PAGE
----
Play it like Bobby

by ChessBase
6/11/2010 – A remarkably simple concept underlies the Spanish Exchange Variation: White swaps off all the pieces and wins the pawn ending. On his new Fritz Trainer DVD Andrew Martin explains you this concept, that was once brought to perfection by Bobby Fischer. "An excellent DVD", says Lance Martin at it now or read more.

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Andrew Martin: Spanish Exchange Variation

Review by Lance Martin

What makes the Spanish Exchange Variation different from most other openings is that White gets to determine the structure that arises and in essence forces Black to fight on the terrain of White's choosing. The line is positionally sound and if all goes according to plan, then an endgame arises that is very favorable for White. The price of all this is White parts with his bishop-pair and consents to an early exchange of queens. One of the earliest proponents of the Exchange Variation of the Ruy Lopez was Emanuel Lasker. But it was Bobby Fischer who turned this opening into an art form.

I have to admit that I began looking at the DVD with a bias, because I had found that Martin had only played three games in the Spanish Exchange Variation, and the last one played was in 1992. However, he is a terrific teacher, with a tremendous knowledge of theory, and I eventually came to the conclusion that this is an excellent DVD.

There are thirty-one lectures on this DVD:

  • 01: Introduction and Game One
  • 02: The Pawn Ending
  • 03: Game Three Vallejo Pons – Sasikirian
  • 04: 5…Qd6 Game Four
  • 05: 5…Qd6 Game Five
  • 06: 5…Qd6 Game Six
  • 07: 5…Qd6 Game Seven
  • 08: Summary 5…Qd6
  • 09: 5…Bg4 Game One
  • 10: 5…Bg4 Game Two
  • 11: 5…Bg4 Game Three
  • 12: 5…Bg4 Game Four
  • 13: 5….Bg4 Game Five and Summary
  • 14. 5….Bd6 Game One
  • 15: 5…Bd6 Game Two and Conclusion
  • 16: 5…f6 Game One
  • 17: 5…f6 Game Two
  • 18: 5…f6 Game Three
  • 19: 5…f6 Game Four
  • 20 5…f6 Game Five
  • 21: 5…f6 6.d4 Bg4 Game One
  • 22: 5…f6 6.d4 Bg4 Game Two
  • 23: 5…f6 6.d4 Bg4 Game Three
  • 24: 5...f6 6.d4 Bg4 Game Four
  • 25: 5…Be7 Game One
  • 26: 5…Ne7 Game One
  • 27: 5…Ne7 Game Two and Summary
  • 28: 5…Qe7
  • 29: 5…Qf6
  • 30: 4…bxc6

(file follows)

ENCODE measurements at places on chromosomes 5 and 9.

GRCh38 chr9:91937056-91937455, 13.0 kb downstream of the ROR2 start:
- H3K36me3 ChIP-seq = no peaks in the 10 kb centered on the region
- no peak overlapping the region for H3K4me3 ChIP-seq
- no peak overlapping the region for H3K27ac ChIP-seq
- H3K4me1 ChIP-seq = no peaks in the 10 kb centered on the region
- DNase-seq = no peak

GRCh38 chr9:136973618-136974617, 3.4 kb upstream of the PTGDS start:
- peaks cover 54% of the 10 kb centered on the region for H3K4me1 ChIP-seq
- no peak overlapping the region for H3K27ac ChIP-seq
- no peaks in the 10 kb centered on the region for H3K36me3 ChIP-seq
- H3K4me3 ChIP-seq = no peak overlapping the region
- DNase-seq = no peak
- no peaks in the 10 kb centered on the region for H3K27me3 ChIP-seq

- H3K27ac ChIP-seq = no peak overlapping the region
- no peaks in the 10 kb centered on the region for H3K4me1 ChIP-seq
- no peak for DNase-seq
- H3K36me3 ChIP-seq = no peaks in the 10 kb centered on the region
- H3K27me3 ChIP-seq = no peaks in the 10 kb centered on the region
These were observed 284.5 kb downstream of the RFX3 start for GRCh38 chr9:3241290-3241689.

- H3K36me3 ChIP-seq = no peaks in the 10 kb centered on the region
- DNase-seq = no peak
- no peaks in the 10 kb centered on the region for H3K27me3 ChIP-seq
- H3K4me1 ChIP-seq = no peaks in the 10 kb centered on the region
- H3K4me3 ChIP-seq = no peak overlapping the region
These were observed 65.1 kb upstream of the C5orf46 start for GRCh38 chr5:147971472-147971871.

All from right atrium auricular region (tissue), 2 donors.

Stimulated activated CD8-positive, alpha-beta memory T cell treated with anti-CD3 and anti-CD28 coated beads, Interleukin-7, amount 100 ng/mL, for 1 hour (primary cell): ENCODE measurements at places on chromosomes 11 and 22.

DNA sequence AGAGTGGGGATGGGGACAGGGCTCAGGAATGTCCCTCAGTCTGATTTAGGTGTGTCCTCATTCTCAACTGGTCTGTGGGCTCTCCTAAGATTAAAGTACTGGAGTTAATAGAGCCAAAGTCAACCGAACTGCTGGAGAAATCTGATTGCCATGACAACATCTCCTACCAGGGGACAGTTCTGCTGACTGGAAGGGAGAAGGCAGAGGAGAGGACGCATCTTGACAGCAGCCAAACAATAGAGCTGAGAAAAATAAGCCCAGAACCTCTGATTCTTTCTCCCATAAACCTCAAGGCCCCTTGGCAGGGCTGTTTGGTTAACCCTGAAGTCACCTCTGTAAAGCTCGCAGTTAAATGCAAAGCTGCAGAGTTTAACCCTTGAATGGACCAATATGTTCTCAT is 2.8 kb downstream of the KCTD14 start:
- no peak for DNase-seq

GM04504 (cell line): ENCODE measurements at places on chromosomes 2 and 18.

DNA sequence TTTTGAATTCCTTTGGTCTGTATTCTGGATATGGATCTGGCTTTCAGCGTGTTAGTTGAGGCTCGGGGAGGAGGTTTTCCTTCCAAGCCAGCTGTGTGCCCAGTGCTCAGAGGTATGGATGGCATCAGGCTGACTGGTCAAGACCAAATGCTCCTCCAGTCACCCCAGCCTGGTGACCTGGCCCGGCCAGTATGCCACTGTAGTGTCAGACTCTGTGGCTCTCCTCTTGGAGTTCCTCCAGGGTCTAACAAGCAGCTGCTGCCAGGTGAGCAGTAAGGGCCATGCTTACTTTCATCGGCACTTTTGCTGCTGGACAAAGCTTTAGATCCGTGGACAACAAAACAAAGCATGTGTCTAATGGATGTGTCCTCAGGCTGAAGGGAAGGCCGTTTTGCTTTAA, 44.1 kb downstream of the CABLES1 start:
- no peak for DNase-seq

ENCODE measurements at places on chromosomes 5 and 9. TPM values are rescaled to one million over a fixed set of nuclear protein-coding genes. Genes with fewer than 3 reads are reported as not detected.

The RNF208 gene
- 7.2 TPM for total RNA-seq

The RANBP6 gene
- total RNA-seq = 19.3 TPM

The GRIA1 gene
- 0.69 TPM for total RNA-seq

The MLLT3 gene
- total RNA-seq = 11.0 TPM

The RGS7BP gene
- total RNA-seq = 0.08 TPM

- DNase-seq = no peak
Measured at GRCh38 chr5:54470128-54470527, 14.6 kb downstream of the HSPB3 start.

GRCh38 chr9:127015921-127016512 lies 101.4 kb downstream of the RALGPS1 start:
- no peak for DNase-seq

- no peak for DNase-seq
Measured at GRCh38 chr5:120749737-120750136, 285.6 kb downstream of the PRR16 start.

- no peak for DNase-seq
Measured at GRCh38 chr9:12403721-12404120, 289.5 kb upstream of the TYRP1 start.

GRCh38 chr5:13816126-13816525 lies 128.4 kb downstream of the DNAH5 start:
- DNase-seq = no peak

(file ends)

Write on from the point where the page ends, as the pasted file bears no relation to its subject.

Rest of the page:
• 31: Outro

The Exchange Variation of the Spanish begins with the moves 1.e4 e5 2.Nf3 Nc6 3.Bb5 a6 4.Bxc6 dxc6 5.0-0:

Martin elected to include only victories by White on the DVD. However, a victory or two for Black might have provided examples of maneuvers that White could learn to thwart. Martin's first real lecture is on the pawn structure of this opening.

The lecture is geared towards the player who is not familiar with typical king and pawn endgame play, but it is a useful introduction to the pawn structures that we can expect from this system. The rest of the DVD is about Black's reaction to White's play and the recommended theory for White in this opening. I compared a great deal of the DVD with the ChessBase Opening Encyclopedia 2010 and not all is roses for the white side. It is quite obvious that the caliber of play and knowledge of theory will have a large part in determining the victor in any opening system.

Martin's first series of lectures is on the 5…Qd6 line. All but one of his lectures cover 6.Na3 b5. He does an exceptional job explaining the moves and the reasons for making them. Martin chose 5…Bg4 as the subject of his next five lectures. Aside from 5…f6, this is the most popular response in the Spanish Exchange. The next major line that Martin considers is 5…f6. Martin believes that after this move Black has protected his central pawn. He has not committed any of his minor pieces as yet and "left to his own devices he will attempt to cement the d4 square by going c5 Ne7 and then Nc6." According to Martin, this plan is so strong that "black should not be permitted to effect it."

The next four lectures involve the 6...f6 7.d4 Bg4 variation of the Spanish Exchange. The following move order is recommended by Martin: 1.e4 e5 2.Nf3 Nc6 3.Bb5 a6 4.Bxc6 dxc6 5.0-0 f6 6.d4 Bg4 7.c3

In all his recommendations, Martin arms you with the theoretical knowledge required to meet Black's position, and he will always tell you why a particular move is made. In the Outro, Martin explains that the Exchange Variation is an "excellent practical bet" and I believe that this DVD will only add to the number of players who employ it. I recommend this DVD without reservation. My assessment of this DVD: Four stars - excellent!

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